Sharon Cone, Early American cover

Sharon Cone, Early American cover

Notable New Art Books of 2012

Editor’s Note: We will be adding to this post in the coming days. But to augment your list, here’s a beginning.

Sharon Core: Early American

The flesh of the nectarine, glossy leaves affirming the fruit’s relationship to the tree that bore it, is just going overripe at a seam. Its readiness prefigured in an abalone-handled knife balanced on a plate that has an embossed blue rim.

The background, steel-case gray wall, drives home the sense of this work (which is a photograph) as painting; ineluctably; in the tradition of; from Cezanne’s apples to Giorgio Morandi’s silent silhouetted bottles. Sharon Core re-creates through a lens, with filtered precision and that painterly blush, the work of artist Raphaelle Peale who painted more than 100 still-lifes in a dozen years after 1812. The essayist, Brian Sholis, asserts in the introduction to Sharon Core; Early American (Santa Fe: Radius Books, 2012) that at times a “reverse ventriloquism” ensues, as Core photographs the brown spots on the yellow apple, the wilt of the datura flower, “wondrous strange” and a step past Peale’s own laboratory of invented. The work lends to book reproduction (the artist exhibits her photographs at James Kelly Contemporary, Santa Fe), as a hearkening to something pure in the room, changing to polluted, beyond the airbrush or the calamity. It’s a book that is interesting and never arch and made me see something I hadn’t seen before. (For ordering information: Radius Books dot org.)

 

Terry Evans: Prairie Stories

Terry Evans: Prairie Stories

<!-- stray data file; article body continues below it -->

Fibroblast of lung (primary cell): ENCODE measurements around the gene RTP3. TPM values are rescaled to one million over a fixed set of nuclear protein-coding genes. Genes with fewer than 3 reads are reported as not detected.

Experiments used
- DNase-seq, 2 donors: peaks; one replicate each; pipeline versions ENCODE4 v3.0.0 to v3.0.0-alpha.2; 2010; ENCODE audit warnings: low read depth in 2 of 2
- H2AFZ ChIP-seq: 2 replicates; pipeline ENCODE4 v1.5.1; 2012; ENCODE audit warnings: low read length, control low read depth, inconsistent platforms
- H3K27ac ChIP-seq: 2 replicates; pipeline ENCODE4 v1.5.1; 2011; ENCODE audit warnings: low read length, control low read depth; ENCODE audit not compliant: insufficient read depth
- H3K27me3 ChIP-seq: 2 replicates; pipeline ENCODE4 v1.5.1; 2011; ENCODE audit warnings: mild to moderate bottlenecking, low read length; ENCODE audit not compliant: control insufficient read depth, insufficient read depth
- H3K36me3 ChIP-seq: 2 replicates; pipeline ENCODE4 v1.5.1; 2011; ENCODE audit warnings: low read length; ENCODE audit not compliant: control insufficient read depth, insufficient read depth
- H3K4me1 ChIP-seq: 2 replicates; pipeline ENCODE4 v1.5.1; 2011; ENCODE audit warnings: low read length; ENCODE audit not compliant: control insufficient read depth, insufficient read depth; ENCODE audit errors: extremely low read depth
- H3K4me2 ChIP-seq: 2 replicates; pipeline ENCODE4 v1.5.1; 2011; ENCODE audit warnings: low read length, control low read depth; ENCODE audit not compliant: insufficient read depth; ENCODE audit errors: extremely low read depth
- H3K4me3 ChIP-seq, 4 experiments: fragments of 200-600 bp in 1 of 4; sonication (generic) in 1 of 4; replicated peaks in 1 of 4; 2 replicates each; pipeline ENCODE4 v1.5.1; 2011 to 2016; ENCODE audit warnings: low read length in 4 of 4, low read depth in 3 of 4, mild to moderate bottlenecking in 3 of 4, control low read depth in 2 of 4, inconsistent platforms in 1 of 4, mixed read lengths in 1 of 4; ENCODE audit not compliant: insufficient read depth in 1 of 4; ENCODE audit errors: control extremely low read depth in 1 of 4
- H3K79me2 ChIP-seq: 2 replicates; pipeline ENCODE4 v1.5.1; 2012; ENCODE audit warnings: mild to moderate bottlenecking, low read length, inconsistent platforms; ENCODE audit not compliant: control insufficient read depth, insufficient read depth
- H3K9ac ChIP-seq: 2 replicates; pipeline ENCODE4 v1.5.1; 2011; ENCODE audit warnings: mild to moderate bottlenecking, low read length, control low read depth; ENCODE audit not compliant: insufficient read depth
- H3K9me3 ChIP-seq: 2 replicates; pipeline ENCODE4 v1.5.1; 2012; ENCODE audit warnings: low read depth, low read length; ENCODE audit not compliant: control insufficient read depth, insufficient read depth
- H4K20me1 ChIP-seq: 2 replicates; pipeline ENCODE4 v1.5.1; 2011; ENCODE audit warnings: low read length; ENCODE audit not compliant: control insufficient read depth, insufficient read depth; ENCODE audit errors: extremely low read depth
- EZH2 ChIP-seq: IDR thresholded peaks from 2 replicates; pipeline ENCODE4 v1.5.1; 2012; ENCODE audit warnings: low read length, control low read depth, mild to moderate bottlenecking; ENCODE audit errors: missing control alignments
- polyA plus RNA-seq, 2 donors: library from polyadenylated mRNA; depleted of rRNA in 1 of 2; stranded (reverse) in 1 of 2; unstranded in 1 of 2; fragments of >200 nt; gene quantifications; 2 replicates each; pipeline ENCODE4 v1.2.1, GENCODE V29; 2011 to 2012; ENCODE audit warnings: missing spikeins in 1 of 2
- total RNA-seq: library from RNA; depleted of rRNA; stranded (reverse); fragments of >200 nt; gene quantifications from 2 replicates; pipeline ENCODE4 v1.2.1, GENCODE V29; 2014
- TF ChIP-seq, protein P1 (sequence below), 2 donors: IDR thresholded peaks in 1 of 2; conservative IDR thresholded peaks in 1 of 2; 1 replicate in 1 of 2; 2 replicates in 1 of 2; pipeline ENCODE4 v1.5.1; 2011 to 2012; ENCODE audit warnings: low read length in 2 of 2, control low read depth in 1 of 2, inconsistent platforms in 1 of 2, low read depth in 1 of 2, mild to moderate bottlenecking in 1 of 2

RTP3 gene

A photograph of a person with dust blown into the lines of his face has the habit of instantly evoking Richard Avedon out west among drifters. But what happens often in the fetishization of portraiture is that it gets pulled out of its state, whether that’s a place or a mood. In Terry Evans’ Prairie Stories the mood of intimacy happens in a first shot of a boy with a pet rat on his neck (maybe we saw him grown to man before, but hard to tell yet).

We know from the frontispiece the place; this is one of seven photo-stories from Matfield Green, Kansas. Where that is, appears on the cover framed between prairie grasses, as an empty wending road  between landforms, with the map manipulated by the camera slightly, as if the photographer sat on a scaffolding or bridge. Prairie Stories by Terry Evans (Santa Fe: Radius Books, 2012), gives up images that can appear hard to believe, such that distances are shortened and equivalences offered up beween human skin-animal hide-endurance.  You get shape but not any particular insertion of meaning. (Photos were taken 1990-2010.)  The “stories” suggest (and then argue the point) that nostalgia is an American trope. Seek yourself in these unknown others inside their straight white houses.

I  love the surface quality of Terry Evans’ work, and the sense that you don’t see change, at once; you don’t notice it happening unless you train your eye and that of the viewer for omniscience, or of a story we’ll hear that we have no part in, and even maybe, no business looking into, really.

 

 

 

 

 

 

 

 

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